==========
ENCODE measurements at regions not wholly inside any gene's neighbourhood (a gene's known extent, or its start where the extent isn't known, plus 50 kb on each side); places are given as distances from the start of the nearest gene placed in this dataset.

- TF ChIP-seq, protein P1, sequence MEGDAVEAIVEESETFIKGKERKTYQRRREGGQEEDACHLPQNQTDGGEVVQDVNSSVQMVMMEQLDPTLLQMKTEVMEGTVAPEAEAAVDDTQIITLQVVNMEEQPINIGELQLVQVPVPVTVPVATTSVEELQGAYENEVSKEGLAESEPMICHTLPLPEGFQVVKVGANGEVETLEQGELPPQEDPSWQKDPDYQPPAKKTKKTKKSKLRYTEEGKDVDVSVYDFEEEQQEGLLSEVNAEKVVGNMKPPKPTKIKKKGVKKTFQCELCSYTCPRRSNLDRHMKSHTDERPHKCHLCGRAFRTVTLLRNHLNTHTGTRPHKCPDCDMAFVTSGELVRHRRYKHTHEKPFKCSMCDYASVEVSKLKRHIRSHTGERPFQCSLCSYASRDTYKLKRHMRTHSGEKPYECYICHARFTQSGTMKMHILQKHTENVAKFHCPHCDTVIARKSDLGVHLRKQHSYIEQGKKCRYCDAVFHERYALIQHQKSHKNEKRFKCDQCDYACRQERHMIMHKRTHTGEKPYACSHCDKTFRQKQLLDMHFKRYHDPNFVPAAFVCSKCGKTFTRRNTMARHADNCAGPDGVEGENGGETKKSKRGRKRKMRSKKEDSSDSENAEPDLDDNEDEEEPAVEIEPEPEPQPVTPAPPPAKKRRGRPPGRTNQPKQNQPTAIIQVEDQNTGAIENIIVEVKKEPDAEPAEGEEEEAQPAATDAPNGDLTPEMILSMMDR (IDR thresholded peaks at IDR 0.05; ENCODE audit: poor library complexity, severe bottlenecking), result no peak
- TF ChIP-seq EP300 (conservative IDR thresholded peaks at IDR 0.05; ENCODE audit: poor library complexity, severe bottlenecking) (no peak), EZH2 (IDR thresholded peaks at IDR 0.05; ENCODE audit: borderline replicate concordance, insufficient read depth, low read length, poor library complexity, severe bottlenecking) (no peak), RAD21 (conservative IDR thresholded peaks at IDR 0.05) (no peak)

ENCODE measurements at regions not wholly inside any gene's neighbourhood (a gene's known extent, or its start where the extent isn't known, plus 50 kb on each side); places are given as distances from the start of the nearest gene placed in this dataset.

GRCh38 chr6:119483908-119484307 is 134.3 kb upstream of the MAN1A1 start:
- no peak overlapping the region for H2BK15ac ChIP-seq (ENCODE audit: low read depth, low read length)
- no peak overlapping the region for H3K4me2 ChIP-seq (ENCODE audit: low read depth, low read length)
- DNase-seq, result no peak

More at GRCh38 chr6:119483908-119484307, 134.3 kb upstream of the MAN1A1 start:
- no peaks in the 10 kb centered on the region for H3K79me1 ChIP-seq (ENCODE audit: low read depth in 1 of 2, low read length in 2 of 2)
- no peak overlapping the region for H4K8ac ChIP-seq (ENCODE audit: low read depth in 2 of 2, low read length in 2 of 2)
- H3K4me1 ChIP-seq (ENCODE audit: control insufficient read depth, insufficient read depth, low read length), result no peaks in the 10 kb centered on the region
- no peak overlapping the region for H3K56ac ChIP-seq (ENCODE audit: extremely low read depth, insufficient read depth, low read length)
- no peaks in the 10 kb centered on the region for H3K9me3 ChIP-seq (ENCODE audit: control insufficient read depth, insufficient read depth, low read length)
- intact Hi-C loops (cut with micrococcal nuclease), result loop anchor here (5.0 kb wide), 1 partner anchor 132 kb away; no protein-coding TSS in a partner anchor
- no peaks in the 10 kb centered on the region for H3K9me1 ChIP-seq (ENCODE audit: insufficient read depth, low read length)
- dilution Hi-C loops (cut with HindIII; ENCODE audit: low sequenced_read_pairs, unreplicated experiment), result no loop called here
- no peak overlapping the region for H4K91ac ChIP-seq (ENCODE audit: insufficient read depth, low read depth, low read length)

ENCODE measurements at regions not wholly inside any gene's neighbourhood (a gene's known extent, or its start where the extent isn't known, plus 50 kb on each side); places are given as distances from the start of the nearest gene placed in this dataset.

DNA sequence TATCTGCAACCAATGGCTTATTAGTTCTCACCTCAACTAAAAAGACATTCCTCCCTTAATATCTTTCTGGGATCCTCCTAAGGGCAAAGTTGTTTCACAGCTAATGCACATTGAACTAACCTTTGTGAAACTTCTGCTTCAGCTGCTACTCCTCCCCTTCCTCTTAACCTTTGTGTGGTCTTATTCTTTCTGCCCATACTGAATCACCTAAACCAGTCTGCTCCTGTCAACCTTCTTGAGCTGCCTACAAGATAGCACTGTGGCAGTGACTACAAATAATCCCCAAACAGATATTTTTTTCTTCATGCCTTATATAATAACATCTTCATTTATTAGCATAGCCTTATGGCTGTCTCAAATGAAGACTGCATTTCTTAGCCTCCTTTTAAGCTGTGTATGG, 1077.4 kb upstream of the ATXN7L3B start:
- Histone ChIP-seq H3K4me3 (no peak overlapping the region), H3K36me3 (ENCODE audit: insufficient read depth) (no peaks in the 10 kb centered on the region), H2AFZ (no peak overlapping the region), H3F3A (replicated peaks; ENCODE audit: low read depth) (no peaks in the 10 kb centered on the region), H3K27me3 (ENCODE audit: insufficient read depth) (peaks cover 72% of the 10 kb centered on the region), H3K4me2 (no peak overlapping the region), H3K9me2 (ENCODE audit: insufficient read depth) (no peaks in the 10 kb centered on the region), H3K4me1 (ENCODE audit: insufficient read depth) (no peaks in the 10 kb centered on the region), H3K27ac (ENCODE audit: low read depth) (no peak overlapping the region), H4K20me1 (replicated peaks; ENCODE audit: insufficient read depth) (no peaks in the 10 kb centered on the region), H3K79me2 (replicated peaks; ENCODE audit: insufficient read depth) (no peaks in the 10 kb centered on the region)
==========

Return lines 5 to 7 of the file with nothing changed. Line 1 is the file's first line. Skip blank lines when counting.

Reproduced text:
GRCh38 chr6:119483908-119484307 is 134.3 kb upstream of the MAN1A1 start:
- no peak overlapping the region for H2BK15ac ChIP-seq (ENCODE audit: low read depth, low read length)
- no peak overlapping the region for H3K4me2 ChIP-seq (ENCODE audit: low read depth, low read length)